Although it is common practice to talk about the "UNIX operating system" or a "UNIX machine", there is really no such thing as UNIX. Instead, there is a family of related operating systems, with many common features,
all of which trace their ancestry back to a single source
. From the system administration point of view, the difference between two different UNIX versions might mean something as trivial as a favorite set of options or that one command works on one machine but not another.
On the other hand, the difference might be so significant that an entire technique for managing some resource (such as printing) must be done completely differently on two different platforms. Knowing something about how the chaotic state of UNIX development came to be and understanding a bit about the family tree of the different UNIX systems are necessary pieces of background knowledge for a UNIX administrator.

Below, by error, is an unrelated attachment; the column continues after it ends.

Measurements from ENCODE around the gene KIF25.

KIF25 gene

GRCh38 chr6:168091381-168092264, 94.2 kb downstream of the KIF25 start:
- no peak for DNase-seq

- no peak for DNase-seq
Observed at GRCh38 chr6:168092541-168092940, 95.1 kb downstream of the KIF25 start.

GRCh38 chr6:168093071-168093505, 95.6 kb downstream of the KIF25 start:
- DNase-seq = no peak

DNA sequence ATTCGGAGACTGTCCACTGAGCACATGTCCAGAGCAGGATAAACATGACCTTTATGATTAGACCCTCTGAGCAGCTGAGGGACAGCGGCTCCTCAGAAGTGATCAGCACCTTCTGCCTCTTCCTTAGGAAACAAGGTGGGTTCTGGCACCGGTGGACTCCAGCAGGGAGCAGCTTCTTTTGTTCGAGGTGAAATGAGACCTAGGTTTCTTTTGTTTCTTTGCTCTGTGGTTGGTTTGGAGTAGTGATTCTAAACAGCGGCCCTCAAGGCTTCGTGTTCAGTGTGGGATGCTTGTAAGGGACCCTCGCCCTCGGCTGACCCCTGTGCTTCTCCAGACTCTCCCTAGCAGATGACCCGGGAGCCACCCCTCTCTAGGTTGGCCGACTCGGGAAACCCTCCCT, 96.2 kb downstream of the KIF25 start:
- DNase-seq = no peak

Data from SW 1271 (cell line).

When trying to classify a particular version of UNIX, the most important issue is to decide if the system is primarily a Berkeley-derived operating system (generically called BSD) or a System V-based operating system. The most commonly encountered BSD system is SunOS version 4.3. Berkeley's BSD version 4.4 is also fairly common.
The other systems include:
- Sun's Solaris system (also called SunOS version 5)
- HP's HP-UX
- IBM's AIX
Solaris, HP-UX, and AIX are System V UNIX with a range of BSD compatibility options.
, although similar to System V,
is in a class of its own. The differences among various UNIX versions can be irritating to a system administrator.
For a programmer, the problem is much more serious. Writing code that will run reliably on a wide range of UNIX platforms is tricky.